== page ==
Are Prescriptions Helping or Harming Dementia Patients?

From antidepressants and antipsychotics to anxiety medications and opioids, nearly 75% of older adults with dementia have filled prescriptions for drugs that do not necessarily help—and could aggravate—symptoms associated with cognitive decline. A recent study out of the University of Michigan funded by the National Institute on Aging was published in the journal JAMA, examining the effects of prescription drugs on dementia by following the prescription-filling patterns of 737,839 adults with dementia.

 

Off-label prescriptions for dementia

The study looked specifically at drugs that are often prescribed off-label for dementia patients, despite affecting the brain and nervous system. Some classes of psychoactive drugs are discouraged by the federal government for use in nursing home patients with dementia, although the community-based patients in the study were often prescribed them. Nearly half of those studied were given antidepressants, which were also shown to be prescribed for dementia patients at triple the rate prescribed for older adults overall.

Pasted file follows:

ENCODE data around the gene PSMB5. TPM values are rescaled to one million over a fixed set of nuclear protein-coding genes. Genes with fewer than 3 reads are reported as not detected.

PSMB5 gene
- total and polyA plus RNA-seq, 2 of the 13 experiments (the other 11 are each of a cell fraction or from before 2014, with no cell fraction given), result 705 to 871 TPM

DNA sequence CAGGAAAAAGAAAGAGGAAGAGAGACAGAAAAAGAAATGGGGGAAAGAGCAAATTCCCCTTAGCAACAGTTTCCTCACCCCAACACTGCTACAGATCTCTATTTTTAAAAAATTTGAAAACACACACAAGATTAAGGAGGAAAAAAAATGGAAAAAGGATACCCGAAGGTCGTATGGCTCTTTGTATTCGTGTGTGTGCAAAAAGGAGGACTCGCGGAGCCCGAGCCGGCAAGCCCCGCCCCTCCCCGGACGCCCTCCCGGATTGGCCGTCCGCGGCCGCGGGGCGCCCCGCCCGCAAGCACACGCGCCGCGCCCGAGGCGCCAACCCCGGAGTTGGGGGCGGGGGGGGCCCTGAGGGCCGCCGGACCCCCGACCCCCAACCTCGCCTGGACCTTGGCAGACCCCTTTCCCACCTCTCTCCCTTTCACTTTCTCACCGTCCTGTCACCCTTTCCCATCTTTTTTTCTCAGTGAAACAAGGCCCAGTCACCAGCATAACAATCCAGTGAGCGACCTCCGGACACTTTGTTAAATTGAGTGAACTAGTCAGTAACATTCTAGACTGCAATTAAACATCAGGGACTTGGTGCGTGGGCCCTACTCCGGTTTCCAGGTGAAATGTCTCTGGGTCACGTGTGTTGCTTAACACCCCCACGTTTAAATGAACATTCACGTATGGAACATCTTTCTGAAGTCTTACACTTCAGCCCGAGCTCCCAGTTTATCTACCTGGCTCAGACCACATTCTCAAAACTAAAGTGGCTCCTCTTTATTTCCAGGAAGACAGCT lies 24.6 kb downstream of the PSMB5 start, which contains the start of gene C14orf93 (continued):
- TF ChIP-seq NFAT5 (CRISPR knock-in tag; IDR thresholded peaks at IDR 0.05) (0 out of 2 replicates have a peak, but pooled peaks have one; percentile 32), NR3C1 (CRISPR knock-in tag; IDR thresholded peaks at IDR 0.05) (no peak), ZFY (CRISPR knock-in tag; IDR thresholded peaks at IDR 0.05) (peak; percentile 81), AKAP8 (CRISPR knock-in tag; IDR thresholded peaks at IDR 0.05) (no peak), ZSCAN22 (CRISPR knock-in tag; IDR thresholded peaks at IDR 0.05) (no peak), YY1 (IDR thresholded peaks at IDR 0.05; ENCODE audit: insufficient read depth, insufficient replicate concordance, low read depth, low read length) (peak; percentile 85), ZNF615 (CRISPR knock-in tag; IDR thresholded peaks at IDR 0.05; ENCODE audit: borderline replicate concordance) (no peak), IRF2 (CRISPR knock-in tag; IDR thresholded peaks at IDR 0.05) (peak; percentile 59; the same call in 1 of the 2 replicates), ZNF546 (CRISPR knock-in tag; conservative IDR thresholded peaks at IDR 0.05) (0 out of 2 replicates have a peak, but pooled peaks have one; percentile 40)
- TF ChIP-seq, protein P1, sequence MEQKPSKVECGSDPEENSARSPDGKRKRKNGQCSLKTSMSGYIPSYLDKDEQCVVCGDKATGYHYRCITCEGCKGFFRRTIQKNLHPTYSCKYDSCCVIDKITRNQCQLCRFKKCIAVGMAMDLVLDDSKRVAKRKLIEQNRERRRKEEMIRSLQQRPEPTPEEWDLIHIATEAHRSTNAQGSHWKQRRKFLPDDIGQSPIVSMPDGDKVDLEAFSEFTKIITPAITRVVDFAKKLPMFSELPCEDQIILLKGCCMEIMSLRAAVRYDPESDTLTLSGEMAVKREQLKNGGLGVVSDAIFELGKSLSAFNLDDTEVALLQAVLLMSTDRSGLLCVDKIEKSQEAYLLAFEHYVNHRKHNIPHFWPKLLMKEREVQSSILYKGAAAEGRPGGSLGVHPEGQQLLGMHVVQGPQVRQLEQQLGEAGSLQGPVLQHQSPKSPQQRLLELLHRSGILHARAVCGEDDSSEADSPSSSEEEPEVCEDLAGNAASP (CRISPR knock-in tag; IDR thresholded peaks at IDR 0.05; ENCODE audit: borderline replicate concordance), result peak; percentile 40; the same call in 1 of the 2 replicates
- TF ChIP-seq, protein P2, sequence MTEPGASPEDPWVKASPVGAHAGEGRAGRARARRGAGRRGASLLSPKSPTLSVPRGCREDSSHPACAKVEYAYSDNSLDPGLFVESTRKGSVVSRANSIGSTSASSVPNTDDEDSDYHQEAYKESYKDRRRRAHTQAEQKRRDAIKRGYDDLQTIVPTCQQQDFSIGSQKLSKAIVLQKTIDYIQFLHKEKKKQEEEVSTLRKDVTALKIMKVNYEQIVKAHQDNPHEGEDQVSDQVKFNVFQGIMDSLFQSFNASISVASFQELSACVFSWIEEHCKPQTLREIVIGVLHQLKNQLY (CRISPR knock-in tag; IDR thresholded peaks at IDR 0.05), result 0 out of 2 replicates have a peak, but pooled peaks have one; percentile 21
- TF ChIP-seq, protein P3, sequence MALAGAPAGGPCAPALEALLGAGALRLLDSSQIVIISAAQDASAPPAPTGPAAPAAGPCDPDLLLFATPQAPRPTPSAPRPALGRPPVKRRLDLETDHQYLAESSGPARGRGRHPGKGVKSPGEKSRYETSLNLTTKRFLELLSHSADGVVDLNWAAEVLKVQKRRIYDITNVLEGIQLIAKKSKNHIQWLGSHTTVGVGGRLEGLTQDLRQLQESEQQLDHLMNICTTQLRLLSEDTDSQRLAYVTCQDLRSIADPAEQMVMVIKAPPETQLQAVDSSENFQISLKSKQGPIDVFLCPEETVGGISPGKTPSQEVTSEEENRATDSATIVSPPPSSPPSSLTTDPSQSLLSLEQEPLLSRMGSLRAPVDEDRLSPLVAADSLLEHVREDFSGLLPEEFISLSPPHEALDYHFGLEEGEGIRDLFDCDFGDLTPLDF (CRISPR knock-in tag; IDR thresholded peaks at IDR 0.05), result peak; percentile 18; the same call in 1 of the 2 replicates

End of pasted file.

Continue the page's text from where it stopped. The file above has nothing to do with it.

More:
Questioning the effectiveness of antidepressants on dementia

Lead study author Donovan Maust, M.D., M.S., a geriatric psychiatrist at the University of Michigan and VA Ann Arbor Healthcare System, explains that these drugs are often prescribed to lessen the withdrawal and apathy that can occur with dementia, but that they’re largely ineffective at doing so. “Apathy and withdrawal, and a tendency to get agitated, are common symptoms of dementia,” says Dr. Maust. “And as much as health care providers want to help these patients and their family caregivers, these medications are just not helpful enough to justify this amount of prescribing.”

 

What are the side effects of prescriptions on dementia?

Side effects are also common with psychoactive drugs, which can be challenging for adults with dementia to communicate to their health care providers and caregivers. Because they might appear more agitated, this situation often leads to yet another prescription to quell anxiety. Only 20% of the dementia patients studied were prescribed antipsychotics such as Abilify, Seroquel, or Risperdal—a class of drugs that has been proven to have greater benefits to patients experiencing cognitive decline than other psychoactive drugs.

 

Cognitive health tracking with BrainCheck

The study concludes, in part, that care providers need more support in addressing the symptoms of cognitive decline without prescription drugs. BrainCheck offers comprehensive cognitive health tracking that can help physicians, clinicians, and other care providers make data-based decisions on whether to prescribe a psychoactive medication for a dementia patient or choose a non-drug-based treatment. Clinicians are able to monitor changes in cognitive health over time to determine if treatment is working or if adjustments are needed.

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